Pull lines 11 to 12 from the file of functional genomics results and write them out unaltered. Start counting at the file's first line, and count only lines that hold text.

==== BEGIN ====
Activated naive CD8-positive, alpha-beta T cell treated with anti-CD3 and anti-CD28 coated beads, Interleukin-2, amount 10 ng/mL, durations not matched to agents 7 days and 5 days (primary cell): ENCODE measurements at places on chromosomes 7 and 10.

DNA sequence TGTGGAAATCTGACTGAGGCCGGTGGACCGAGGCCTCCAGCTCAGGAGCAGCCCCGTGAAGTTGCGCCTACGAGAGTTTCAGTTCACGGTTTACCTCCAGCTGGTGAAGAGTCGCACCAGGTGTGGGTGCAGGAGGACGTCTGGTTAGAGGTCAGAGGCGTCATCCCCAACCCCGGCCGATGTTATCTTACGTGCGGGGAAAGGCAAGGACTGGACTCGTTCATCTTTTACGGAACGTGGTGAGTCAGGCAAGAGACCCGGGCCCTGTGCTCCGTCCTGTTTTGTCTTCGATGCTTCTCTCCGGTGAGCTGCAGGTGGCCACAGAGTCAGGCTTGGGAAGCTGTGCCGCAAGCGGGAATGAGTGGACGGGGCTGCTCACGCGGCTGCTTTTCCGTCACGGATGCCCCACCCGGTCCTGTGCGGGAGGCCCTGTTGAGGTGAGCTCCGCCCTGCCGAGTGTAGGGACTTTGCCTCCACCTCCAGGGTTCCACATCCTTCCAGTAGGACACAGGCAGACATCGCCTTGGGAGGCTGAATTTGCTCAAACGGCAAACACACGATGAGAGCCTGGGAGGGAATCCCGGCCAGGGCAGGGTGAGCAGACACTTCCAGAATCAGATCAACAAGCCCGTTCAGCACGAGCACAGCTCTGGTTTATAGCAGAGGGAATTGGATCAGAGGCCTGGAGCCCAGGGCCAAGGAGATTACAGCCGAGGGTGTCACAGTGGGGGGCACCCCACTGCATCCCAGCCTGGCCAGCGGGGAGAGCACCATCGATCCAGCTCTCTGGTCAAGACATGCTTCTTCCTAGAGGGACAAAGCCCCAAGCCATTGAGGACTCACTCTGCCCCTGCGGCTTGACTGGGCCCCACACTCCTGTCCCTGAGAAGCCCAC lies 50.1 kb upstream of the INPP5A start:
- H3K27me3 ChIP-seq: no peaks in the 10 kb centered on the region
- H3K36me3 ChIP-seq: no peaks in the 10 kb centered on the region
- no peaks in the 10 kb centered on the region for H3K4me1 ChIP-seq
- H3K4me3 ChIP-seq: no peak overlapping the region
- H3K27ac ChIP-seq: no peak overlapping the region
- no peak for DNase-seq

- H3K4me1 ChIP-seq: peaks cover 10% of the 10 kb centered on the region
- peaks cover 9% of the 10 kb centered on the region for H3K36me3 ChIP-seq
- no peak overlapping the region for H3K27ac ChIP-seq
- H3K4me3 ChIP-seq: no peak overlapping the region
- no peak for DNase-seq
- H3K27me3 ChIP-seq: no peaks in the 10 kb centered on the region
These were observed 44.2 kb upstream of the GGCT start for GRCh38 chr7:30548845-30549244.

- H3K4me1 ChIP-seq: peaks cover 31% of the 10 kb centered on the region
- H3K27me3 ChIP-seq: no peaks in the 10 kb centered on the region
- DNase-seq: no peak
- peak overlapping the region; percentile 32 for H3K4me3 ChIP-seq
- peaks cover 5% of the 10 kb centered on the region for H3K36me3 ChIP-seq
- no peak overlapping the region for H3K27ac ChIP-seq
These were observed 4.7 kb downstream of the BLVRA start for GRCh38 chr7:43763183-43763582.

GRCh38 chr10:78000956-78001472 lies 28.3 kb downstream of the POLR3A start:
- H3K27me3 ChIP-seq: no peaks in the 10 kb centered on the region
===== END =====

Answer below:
- no peak overlapping the region for H3K27ac ChIP-seq
- H3K4me3 ChIP-seq: no peak overlapping the region